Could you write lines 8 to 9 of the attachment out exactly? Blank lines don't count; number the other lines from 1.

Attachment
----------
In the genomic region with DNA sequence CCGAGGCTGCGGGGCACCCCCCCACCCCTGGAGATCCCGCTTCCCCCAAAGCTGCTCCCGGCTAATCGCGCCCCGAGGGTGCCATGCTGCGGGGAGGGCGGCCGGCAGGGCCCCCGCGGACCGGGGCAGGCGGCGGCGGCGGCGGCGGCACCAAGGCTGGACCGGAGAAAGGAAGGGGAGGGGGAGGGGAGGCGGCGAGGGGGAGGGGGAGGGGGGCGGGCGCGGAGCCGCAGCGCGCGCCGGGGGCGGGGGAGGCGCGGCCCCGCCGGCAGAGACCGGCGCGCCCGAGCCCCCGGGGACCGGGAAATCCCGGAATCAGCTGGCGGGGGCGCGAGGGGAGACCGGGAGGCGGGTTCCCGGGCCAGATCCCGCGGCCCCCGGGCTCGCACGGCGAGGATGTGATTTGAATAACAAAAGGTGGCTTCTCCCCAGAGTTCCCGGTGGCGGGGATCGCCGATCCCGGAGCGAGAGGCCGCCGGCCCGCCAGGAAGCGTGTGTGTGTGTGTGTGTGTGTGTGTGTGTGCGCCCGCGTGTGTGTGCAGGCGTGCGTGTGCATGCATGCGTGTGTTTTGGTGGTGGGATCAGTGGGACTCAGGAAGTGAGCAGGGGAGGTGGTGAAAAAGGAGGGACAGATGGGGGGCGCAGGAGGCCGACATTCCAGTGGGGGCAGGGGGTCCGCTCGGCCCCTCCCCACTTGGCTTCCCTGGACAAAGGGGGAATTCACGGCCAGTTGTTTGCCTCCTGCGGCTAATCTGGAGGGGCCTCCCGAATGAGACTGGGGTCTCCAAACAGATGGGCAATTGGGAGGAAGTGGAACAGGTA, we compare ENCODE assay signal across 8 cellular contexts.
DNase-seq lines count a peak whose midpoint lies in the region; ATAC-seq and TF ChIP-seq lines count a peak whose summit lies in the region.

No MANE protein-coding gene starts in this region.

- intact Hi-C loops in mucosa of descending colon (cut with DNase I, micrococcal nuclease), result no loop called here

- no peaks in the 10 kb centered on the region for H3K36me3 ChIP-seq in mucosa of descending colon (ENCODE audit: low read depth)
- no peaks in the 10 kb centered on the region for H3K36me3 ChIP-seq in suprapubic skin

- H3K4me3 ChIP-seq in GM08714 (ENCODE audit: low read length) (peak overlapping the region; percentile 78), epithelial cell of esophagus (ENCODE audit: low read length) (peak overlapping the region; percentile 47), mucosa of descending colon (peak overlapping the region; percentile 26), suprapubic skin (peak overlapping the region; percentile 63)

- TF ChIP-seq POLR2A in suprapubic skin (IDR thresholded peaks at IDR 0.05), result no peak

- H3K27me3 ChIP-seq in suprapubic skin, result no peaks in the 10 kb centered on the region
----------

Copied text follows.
- TF ChIP-seq POLR2A in suprapubic skin (IDR thresholded peaks at IDR 0.05), result no peak

- H3K27me3 ChIP-seq in suprapubic skin, result no peaks in the 10 kb centered on the region